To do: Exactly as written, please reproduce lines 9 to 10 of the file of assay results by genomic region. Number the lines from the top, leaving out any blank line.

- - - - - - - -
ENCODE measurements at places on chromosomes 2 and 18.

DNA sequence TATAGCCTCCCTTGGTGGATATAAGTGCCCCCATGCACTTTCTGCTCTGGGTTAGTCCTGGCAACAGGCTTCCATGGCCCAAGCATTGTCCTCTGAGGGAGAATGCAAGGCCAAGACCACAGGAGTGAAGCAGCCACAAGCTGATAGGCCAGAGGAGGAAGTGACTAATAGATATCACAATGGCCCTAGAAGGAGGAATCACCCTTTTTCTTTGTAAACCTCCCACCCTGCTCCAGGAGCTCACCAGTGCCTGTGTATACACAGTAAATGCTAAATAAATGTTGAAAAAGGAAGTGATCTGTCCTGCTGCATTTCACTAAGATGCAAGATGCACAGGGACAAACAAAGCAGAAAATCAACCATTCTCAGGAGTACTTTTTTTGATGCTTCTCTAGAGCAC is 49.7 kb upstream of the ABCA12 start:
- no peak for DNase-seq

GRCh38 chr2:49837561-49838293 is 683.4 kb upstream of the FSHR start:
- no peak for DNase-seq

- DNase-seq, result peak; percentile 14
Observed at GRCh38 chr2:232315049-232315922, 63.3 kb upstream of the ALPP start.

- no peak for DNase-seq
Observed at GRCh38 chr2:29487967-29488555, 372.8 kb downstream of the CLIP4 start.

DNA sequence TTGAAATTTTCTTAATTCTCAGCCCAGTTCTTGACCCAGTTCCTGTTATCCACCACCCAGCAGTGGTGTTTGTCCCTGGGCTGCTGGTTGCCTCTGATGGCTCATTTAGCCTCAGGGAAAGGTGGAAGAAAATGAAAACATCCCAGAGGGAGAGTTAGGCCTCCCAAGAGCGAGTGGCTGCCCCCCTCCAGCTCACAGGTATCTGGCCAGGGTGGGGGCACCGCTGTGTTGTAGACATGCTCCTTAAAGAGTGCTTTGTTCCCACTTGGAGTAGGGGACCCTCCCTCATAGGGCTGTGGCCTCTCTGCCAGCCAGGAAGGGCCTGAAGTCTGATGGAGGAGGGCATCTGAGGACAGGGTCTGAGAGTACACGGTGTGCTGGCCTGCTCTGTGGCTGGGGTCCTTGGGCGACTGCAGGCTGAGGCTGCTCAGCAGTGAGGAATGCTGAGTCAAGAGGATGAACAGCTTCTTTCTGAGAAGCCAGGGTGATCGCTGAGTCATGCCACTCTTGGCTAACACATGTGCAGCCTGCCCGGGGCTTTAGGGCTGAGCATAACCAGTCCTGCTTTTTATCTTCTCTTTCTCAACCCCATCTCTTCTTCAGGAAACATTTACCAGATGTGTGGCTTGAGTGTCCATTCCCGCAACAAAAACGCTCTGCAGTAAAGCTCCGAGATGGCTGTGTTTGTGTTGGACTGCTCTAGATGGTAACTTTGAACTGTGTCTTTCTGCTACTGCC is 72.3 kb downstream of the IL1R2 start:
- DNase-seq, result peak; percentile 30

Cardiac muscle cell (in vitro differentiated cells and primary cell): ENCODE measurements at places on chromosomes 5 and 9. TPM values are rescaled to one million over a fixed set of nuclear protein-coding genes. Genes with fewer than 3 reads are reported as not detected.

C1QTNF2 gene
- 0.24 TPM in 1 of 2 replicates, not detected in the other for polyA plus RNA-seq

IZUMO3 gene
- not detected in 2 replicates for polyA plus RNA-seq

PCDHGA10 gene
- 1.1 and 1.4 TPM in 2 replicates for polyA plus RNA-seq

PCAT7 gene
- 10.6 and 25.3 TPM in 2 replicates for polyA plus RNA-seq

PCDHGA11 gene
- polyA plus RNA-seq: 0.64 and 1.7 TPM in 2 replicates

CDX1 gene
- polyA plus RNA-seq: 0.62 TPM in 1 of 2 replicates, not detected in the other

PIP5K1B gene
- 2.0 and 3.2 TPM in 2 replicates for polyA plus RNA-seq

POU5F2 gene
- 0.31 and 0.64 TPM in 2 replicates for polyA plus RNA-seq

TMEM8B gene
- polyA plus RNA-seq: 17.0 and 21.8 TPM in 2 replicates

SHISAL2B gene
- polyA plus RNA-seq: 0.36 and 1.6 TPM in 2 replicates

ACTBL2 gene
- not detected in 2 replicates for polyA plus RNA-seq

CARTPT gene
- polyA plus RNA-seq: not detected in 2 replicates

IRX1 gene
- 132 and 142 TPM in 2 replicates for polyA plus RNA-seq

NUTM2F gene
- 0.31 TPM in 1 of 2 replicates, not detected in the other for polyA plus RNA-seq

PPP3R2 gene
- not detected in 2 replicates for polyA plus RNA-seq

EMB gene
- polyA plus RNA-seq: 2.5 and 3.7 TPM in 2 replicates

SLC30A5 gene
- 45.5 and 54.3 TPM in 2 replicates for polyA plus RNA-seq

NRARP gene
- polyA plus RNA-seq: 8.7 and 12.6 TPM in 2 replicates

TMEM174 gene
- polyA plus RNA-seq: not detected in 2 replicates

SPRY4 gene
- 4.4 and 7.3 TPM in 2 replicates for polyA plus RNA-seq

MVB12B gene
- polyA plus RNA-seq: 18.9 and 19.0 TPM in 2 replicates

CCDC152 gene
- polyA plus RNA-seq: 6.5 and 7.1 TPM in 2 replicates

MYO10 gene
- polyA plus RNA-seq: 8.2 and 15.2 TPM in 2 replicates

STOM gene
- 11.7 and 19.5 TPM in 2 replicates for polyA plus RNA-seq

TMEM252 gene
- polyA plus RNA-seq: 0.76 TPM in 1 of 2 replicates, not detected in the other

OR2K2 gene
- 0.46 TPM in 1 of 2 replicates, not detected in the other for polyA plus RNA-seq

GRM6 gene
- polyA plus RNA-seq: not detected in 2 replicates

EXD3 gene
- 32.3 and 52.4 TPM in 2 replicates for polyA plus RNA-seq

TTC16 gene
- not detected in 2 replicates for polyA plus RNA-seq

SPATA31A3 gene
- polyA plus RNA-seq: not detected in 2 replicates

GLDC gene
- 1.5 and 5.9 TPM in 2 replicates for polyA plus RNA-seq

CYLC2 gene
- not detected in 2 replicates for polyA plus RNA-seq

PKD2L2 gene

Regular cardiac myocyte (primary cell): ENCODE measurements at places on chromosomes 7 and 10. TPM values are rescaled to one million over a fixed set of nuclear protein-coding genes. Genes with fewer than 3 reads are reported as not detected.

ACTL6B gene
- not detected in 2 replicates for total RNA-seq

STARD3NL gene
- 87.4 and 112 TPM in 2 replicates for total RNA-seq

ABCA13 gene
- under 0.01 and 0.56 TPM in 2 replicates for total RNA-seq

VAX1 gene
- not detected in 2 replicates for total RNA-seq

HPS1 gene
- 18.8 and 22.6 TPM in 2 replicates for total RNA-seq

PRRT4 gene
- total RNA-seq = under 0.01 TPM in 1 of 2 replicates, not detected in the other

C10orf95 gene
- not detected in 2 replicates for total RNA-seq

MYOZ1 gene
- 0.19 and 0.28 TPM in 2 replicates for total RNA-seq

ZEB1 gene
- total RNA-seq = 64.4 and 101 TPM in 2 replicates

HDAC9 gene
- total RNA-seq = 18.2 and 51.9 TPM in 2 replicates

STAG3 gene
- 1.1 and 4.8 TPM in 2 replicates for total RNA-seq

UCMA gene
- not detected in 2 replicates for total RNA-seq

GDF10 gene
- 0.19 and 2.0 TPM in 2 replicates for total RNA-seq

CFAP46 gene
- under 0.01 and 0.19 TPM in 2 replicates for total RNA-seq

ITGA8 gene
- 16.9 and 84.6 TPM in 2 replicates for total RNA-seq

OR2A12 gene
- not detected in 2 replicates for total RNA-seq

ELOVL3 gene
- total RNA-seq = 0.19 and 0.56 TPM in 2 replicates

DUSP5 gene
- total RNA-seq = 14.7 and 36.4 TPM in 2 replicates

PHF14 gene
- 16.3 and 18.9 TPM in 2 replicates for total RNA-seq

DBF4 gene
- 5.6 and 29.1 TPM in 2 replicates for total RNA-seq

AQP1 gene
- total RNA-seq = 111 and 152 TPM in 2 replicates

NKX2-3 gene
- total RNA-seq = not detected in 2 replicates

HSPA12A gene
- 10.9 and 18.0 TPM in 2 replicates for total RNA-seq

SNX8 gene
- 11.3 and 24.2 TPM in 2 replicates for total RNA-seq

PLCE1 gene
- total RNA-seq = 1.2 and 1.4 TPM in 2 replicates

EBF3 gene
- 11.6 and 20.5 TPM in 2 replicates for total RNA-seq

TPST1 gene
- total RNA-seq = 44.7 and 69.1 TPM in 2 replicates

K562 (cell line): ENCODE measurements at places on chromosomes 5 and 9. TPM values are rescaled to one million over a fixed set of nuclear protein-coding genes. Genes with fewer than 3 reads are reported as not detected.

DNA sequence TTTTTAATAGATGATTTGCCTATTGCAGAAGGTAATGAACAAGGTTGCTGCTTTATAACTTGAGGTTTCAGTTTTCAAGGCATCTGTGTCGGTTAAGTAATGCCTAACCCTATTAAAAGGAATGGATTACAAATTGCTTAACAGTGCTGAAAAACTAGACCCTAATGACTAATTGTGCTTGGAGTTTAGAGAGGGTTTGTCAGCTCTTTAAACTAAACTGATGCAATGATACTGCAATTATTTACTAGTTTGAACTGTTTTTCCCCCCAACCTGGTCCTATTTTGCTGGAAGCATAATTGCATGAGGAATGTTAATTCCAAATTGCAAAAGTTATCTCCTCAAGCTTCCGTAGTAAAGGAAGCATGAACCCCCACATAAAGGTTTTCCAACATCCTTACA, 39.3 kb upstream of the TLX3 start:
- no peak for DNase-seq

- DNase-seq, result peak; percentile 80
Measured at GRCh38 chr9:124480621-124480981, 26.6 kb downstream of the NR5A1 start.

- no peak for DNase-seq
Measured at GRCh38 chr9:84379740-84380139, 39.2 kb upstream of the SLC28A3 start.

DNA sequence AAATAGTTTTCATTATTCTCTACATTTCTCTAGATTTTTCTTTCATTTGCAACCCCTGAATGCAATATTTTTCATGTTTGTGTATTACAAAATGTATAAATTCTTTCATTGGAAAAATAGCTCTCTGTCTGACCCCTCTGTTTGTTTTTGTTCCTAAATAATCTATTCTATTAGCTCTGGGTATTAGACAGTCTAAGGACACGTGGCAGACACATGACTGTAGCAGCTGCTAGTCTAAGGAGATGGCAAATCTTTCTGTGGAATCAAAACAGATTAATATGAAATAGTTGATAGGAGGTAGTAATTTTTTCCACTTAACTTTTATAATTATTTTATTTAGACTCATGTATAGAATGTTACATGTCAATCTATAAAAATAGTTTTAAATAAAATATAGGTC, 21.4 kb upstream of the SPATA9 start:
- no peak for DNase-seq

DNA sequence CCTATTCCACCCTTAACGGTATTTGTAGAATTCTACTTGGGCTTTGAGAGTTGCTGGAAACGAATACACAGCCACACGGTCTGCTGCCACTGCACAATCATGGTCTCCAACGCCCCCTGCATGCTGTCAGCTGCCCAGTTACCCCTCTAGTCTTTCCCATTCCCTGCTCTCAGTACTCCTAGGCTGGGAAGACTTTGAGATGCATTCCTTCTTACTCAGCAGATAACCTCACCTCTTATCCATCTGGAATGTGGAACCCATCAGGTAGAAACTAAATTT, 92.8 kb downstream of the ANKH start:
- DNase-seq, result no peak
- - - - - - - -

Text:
Observed at GRCh38 chr2:29487967-29488555, 372.8 kb downstream of the CLIP4 start.

DNA sequence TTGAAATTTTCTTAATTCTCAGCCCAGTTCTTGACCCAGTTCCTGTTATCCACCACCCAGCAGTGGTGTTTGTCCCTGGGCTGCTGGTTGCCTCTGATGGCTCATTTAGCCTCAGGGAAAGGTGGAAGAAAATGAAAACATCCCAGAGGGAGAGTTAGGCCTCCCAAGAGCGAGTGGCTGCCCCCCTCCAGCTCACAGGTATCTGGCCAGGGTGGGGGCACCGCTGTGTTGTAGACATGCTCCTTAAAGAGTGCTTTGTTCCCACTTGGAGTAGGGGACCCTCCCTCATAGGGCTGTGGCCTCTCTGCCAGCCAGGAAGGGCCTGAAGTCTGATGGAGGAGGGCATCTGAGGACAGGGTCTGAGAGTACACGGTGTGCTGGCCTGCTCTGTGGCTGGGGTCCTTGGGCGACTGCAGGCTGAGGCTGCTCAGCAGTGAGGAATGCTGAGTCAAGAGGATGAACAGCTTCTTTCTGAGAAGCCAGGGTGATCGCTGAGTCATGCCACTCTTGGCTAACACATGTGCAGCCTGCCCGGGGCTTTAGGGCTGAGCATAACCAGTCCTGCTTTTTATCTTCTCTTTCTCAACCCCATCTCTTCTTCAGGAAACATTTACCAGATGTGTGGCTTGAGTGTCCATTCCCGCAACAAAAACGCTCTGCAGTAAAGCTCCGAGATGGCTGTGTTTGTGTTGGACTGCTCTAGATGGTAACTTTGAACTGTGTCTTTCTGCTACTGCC is 72.3 kb downstream of the IL1R2 start: